In the second trial, Creatv is working with the NIH to screen for breast cancer in 1,000 patients following a mammogram. Tang highlighted that her team had initially performed a double-blind trial with 41 patients that yielded promising results and spurred the larger study on using the technology to minimize the need for invasive biopsies. Creatv has also teamed up with the NIH in a separate trial to analyze blood samples from 250 prostate cancer patients over time to determine if they had progressed from nonaggressive to aggressive cancer.
In addition to the government trials, Creatv is implementing LifeTracDx in more than 20 clinical trials — from basic research to drug development — with biopharmaceutical firm such as BriaCell, where it is aiding in development of cancer vaccines. Creatv has also partnered with CytoDyn in two clinical trials using the firm's drug that targets the CCR5 cancer gene.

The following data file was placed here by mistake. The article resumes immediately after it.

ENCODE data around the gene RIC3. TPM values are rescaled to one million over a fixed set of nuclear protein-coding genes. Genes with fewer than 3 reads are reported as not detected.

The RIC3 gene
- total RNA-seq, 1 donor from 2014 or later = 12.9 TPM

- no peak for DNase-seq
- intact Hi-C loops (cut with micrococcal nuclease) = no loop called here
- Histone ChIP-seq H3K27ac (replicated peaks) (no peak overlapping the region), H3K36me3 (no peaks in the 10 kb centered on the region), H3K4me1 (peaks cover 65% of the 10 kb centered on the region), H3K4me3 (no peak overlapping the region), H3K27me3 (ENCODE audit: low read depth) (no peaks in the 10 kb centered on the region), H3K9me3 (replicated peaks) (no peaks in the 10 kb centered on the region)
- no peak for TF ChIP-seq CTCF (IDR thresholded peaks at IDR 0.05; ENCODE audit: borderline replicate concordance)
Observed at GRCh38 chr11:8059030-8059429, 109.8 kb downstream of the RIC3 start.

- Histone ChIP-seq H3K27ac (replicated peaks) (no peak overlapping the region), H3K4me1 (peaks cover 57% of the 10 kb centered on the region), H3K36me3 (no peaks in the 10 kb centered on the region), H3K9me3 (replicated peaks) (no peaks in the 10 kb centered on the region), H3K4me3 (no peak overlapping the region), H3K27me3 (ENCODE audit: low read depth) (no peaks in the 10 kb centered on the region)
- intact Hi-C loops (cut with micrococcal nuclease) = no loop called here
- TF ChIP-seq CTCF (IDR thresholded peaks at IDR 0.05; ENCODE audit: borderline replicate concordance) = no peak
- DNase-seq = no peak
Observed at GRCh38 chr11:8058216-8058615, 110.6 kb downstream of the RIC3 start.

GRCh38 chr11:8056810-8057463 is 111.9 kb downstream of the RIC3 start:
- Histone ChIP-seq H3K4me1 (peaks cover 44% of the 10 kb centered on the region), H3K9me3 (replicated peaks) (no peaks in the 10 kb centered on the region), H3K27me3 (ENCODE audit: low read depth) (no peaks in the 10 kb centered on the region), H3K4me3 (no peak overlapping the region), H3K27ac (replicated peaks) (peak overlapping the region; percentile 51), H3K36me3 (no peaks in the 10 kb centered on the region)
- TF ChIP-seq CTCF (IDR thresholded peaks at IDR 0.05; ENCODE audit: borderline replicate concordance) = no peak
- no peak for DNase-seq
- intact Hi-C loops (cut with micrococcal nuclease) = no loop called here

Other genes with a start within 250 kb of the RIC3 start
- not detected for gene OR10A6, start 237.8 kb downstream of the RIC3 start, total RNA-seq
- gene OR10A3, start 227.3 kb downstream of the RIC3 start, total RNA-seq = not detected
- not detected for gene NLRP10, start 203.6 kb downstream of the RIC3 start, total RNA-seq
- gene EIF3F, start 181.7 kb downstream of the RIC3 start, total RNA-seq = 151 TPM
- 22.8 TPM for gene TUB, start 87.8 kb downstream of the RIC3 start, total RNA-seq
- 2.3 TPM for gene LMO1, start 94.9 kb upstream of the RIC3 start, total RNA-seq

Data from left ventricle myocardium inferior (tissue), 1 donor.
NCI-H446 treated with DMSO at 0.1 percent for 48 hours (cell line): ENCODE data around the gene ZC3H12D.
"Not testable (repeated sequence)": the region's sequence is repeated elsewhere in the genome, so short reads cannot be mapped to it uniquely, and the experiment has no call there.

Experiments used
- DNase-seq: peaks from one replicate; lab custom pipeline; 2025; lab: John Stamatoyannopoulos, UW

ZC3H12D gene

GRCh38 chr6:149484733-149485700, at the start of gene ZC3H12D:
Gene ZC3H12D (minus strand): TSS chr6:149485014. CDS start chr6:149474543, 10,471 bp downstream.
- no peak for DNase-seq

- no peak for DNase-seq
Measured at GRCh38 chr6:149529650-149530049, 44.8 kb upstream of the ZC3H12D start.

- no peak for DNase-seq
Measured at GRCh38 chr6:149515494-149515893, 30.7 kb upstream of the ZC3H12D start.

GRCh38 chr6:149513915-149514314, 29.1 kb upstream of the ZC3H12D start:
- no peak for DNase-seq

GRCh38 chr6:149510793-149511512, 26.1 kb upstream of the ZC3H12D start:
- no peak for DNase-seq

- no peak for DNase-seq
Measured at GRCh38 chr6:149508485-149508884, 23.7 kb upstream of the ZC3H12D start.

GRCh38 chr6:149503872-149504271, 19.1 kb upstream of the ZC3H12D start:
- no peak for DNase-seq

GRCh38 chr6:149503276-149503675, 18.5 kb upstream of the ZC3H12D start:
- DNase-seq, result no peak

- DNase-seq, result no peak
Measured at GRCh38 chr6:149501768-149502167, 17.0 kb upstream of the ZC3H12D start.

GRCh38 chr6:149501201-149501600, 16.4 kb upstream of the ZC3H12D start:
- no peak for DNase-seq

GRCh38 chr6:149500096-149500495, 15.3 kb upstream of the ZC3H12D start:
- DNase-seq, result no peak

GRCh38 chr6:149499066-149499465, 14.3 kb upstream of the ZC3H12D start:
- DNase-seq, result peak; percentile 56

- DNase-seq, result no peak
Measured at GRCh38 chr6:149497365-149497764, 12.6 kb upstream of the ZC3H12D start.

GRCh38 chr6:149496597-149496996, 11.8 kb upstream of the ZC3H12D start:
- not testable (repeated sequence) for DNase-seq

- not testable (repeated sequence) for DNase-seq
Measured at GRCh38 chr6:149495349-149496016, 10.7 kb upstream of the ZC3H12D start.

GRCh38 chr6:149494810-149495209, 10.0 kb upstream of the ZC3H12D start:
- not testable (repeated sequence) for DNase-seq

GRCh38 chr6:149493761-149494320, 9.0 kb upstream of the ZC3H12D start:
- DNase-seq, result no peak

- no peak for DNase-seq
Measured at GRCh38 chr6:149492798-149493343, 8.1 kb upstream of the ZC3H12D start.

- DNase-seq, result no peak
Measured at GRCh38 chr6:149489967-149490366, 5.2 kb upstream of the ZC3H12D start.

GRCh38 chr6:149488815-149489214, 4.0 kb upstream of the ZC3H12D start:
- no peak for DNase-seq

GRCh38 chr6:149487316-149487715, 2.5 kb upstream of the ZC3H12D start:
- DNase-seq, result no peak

Tang acknowledged that one of LifeTracDx's major issues is that the overall process, from sample collection to analyzing slides, is manual and requires a longer time than she would like to produce diagnostic results.
"If we want this process to be used to look at thousands of cells, we need to automate [and] speed it up," Tang said. "We [also] need microscope imaging software to read the slide and report how many CAMLs are there."
Creatv has thus recently launched a $20 million funding round to expedite and automate the LifeTracDx workflow. The firm will also use the funding to apply for US Food and Drug Administration approval as part of its plan to commercialize LifeTracDx for predicting immunotherapy treatment response for stage III NSCLC patients.